THE GAME PLAN: Kelantan Umno liaison chairman committee Datuk Seri Mustapa Mohamed says the time has come for Barisan Nasional to finally wrest the state from Pas' grip. He shares how this can be done in the upcoming general election with Zubaidah Abu Bakar and Rahmah Ghazali
Question: What's the political situation in Kelantan?
Answer: Let me begin by sharing our chances of winning the upcoming general election. We believe, we have some way to go. At the moment it is 50-50. It can go either way. In all fairness, we have a lot of work to do on the ground. There is a lot of unfinished work. As to where we currently stand against Pas... in the last one year, we have gained some momentum in terms of moving our machinery. Our worries involve both national and Kelantan issues. Therefore, we have some way to go because some people do not yet understand what we can do for Kelantan. Through our engagements with them on the ground we found that we needed to do more explaining.
As far as winning over the younger voters, we realised that the social media is very important and on this, there's been some improvement. We started very badly two years ago, but in the past few months, we have picked up some momentum and our boys have been very active on the social media front. But as for holding ceramah, we have got some way to go.
Question: You have speakers for ceramah?
Answer: We do have speakers, but what we lack are perhaps religious speakers. If we want to compare the number of religious speakers on our side and their quality, we have a lot more to do. That's why for the longer term, we need to attract more young ustaz to join us. This remains our weakest department.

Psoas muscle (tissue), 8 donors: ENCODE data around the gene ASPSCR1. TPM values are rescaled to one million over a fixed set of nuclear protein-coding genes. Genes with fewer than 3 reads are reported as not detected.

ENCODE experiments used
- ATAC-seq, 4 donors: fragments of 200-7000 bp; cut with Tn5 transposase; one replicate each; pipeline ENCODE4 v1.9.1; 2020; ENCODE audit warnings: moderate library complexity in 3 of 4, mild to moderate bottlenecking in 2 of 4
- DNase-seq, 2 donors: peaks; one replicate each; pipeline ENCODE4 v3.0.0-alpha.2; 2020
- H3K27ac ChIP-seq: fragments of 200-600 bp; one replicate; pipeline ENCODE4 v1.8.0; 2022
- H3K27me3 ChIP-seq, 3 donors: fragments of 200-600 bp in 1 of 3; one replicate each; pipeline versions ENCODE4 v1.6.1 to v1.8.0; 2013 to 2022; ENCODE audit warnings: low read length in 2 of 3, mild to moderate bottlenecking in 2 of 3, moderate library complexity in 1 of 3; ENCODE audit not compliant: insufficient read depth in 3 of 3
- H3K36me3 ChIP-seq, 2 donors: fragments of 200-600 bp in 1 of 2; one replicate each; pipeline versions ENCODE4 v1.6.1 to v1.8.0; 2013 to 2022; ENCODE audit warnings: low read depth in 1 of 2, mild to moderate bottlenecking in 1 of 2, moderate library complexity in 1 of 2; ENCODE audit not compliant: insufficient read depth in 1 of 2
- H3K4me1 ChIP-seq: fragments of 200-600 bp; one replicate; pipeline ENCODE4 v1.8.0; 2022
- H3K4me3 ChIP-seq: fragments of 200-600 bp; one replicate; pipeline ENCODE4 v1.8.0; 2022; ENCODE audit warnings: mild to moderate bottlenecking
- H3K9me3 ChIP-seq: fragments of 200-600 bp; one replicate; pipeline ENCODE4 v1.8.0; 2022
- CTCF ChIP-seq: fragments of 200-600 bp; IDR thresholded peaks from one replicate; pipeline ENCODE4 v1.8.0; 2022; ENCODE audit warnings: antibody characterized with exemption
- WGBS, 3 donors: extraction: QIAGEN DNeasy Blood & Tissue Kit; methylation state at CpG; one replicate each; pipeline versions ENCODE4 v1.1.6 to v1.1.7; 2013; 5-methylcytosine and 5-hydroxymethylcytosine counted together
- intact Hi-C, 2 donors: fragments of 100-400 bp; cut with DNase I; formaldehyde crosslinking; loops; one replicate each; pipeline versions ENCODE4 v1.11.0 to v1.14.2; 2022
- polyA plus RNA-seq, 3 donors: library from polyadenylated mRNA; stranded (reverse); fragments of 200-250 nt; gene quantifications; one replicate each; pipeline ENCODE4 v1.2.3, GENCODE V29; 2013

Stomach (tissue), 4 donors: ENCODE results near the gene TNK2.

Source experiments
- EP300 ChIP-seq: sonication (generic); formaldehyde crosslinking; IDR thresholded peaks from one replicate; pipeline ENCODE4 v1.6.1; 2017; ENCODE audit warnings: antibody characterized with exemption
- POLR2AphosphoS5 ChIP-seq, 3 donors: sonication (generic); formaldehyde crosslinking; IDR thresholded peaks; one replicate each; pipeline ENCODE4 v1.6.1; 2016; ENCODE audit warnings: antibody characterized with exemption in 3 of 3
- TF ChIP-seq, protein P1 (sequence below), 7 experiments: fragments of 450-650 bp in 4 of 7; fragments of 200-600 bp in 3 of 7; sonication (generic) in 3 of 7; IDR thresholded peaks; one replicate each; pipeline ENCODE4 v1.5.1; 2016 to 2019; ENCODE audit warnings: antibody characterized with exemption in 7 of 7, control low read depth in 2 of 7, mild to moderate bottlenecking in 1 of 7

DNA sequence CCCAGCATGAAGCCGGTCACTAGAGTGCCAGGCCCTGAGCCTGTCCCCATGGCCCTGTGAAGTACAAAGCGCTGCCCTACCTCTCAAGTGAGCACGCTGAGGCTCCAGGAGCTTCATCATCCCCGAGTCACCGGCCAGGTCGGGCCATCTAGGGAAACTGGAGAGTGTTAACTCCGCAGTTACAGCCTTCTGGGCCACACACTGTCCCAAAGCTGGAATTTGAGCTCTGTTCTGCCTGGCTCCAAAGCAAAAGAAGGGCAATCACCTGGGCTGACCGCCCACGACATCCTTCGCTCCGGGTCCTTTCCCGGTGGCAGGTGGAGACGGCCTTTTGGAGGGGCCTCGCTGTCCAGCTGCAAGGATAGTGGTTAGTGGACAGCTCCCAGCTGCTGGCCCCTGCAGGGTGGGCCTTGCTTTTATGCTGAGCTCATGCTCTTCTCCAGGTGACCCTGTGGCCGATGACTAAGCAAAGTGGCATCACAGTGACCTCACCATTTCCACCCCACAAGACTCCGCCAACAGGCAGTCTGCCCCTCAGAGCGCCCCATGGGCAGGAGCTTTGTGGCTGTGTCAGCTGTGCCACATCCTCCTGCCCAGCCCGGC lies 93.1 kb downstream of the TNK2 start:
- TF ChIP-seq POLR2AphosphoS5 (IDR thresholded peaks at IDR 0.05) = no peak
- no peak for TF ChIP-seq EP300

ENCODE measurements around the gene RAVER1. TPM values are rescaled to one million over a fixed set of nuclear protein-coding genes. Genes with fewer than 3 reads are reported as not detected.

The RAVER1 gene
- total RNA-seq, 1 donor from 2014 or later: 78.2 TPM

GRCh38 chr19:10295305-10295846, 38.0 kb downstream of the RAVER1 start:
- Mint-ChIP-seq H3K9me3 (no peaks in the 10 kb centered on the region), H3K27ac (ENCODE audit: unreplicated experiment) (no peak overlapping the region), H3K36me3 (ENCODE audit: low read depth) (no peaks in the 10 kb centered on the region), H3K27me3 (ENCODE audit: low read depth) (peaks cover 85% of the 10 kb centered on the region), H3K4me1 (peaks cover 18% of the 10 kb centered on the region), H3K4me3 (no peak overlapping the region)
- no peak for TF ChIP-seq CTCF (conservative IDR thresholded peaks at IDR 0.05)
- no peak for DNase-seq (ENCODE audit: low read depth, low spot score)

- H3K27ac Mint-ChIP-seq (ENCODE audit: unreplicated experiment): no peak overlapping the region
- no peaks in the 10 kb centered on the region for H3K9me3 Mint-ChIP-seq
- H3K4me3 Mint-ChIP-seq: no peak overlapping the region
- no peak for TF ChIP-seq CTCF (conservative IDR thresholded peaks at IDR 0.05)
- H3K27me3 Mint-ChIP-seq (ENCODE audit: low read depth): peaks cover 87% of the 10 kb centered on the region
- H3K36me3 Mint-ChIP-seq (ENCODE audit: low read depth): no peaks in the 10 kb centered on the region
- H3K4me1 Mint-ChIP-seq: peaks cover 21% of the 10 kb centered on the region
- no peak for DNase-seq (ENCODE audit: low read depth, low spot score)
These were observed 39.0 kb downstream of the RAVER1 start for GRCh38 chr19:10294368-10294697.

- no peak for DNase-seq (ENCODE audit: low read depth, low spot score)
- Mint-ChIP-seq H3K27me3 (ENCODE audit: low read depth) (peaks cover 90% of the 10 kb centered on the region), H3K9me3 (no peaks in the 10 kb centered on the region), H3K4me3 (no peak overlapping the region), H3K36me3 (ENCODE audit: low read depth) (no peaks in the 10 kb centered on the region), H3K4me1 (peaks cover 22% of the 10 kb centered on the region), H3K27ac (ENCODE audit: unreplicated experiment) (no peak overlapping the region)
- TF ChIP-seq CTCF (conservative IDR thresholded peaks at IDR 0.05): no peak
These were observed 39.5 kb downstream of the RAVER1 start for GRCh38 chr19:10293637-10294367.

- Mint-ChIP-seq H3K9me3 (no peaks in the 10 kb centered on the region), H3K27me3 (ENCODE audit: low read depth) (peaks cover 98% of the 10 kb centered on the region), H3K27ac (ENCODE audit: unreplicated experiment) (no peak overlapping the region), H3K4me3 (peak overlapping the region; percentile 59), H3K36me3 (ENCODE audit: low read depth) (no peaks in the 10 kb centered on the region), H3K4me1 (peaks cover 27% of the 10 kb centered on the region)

Another weakness of ours would be in winning the psychological warfare. I mean, if we look at what we have done and the level of support, there's a big disconnection. We have put in a lot of efforts, but it has not been translated into votes.
Some issues cannot be addressed in one or two days. We need to keep on working very hard. I am not working only for the GE13, but also GE14 and so on, because we need to look at things on a long term basis.
Question: Are you all geared up for the election?
Answer: Let me talk about the party wings. The women have been extremely effective via Jalinan Rakyat. The veterans are old timers and more organised while the (BN-friendly) NGOs are reaching out to the people more intensively. These are the segments that have made a lot of progress. I am not saying that others are not playing any role, but these three are the most active.
I would also like to share with you about our outstation voters. They make up about 15 to 20 per cent of the total voters in the state. That is a lot because I have been in this for a few elections and I know what we have done before and we are much better organised now. We have weekly meetings, we have proper setups every Tuesday night and we have appointed a head for every parliamentary constituency and each of them is in charge of their respective areas. I have also gone down to the ground elsewhere to meet these outstation voters, such as a week ago in Kulaijaya, Johor where there were 500 of them. Earlier in the morning on that same day, I was in Shah Alam and met 200 of them.
The previous week while in Bangi, I met 200 of them, while in Kajang a month ago, there were about 1,000 of them at our function.